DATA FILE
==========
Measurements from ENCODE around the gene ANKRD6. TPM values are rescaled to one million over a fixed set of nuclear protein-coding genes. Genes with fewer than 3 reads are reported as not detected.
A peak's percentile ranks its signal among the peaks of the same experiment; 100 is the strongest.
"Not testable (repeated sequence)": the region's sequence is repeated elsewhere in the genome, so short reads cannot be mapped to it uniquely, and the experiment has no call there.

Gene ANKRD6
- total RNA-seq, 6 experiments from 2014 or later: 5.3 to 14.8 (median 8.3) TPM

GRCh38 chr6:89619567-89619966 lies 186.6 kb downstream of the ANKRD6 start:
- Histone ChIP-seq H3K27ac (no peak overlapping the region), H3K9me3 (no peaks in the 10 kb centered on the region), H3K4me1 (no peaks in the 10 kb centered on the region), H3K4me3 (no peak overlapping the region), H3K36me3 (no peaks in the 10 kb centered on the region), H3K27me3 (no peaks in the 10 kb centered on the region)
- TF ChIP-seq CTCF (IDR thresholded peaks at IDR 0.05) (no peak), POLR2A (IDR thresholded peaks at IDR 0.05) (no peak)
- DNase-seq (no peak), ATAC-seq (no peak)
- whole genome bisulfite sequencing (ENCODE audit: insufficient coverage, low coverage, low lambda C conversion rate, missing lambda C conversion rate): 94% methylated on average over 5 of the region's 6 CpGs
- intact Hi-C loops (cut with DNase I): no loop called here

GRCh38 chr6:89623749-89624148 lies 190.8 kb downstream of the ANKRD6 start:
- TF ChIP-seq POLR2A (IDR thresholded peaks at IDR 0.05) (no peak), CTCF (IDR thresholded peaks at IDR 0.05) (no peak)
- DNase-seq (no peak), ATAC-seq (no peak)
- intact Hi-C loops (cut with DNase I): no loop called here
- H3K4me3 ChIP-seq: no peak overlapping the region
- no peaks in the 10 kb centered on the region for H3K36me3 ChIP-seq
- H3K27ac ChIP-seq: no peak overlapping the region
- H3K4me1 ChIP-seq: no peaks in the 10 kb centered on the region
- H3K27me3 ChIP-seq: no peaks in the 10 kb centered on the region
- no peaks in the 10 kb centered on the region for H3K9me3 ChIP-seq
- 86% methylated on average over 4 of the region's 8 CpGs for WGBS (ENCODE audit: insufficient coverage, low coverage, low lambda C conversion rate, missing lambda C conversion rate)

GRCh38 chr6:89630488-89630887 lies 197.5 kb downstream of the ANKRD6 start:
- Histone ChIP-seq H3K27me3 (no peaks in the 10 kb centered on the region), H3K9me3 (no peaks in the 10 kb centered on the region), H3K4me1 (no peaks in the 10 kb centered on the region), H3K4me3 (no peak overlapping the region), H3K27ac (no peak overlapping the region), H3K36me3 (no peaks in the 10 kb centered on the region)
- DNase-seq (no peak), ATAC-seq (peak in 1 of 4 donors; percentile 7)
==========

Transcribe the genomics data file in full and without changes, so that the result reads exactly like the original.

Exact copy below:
Measurements from ENCODE around the gene ANKRD6. TPM values are rescaled to one million over a fixed set of nuclear protein-coding genes. Genes with fewer than 3 reads are reported as not detected.
A peak's percentile ranks its signal among the peaks of the same experiment; 100 is the strongest.
"Not testable (repeated sequence)": the region's sequence is repeated elsewhere in the genome, so short reads cannot be mapped to it uniquely, and the experiment has no call there.

Gene ANKRD6
- total RNA-seq, 6 experiments from 2014 or later: 5.3 to 14.8 (median 8.3) TPM

GRCh38 chr6:89619567-89619966 lies 186.6 kb downstream of the ANKRD6 start:
- Histone ChIP-seq H3K27ac (no peak overlapping the region), H3K9me3 (no peaks in the 10 kb centered on the region), H3K4me1 (no peaks in the 10 kb centered on the region), H3K4me3 (no peak overlapping the region), H3K36me3 (no peaks in the 10 kb centered on the region), H3K27me3 (no peaks in the 10 kb centered on the region)
- TF ChIP-seq CTCF (IDR thresholded peaks at IDR 0.05) (no peak), POLR2A (IDR thresholded peaks at IDR 0.05) (no peak)
- DNase-seq (no peak), ATAC-seq (no peak)
- whole genome bisulfite sequencing (ENCODE audit: insufficient coverage, low coverage, low lambda C conversion rate, missing lambda C conversion rate): 94% methylated on average over 5 of the region's 6 CpGs
- intact Hi-C loops (cut with DNase I): no loop called here

GRCh38 chr6:89623749-89624148 lies 190.8 kb downstream of the ANKRD6 start:
- TF ChIP-seq POLR2A (IDR thresholded peaks at IDR 0.05) (no peak), CTCF (IDR thresholded peaks at IDR 0.05) (no peak)
- DNase-seq (no peak), ATAC-seq (no peak)
- intact Hi-C loops (cut with DNase I): no loop called here
- H3K4me3 ChIP-seq: no peak overlapping the region
- no peaks in the 10 kb centered on the region for H3K36me3 ChIP-seq
- H3K27ac ChIP-seq: no peak overlapping the region
- H3K4me1 ChIP-seq: no peaks in the 10 kb centered on the region
- H3K27me3 ChIP-seq: no peaks in the 10 kb centered on the region
- no peaks in the 10 kb centered on the region for H3K9me3 ChIP-seq
- 86% methylated on average over 4 of the region's 8 CpGs for WGBS (ENCODE audit: insufficient coverage, low coverage, low lambda C conversion rate, missing lambda C conversion rate)

GRCh38 chr6:89630488-89630887 lies 197.5 kb downstream of the ANKRD6 start:
- Histone ChIP-seq H3K27me3 (no peaks in the 10 kb centered on the region), H3K9me3 (no peaks in the 10 kb centered on the region), H3K4me1 (no peaks in the 10 kb centered on the region), H3K4me3 (no peak overlapping the region), H3K27ac (no peak overlapping the region), H3K36me3 (no peaks in the 10 kb centered on the region)
- DNase-seq (no peak), ATAC-seq (peak in 1 of 4 donors; percentile 7)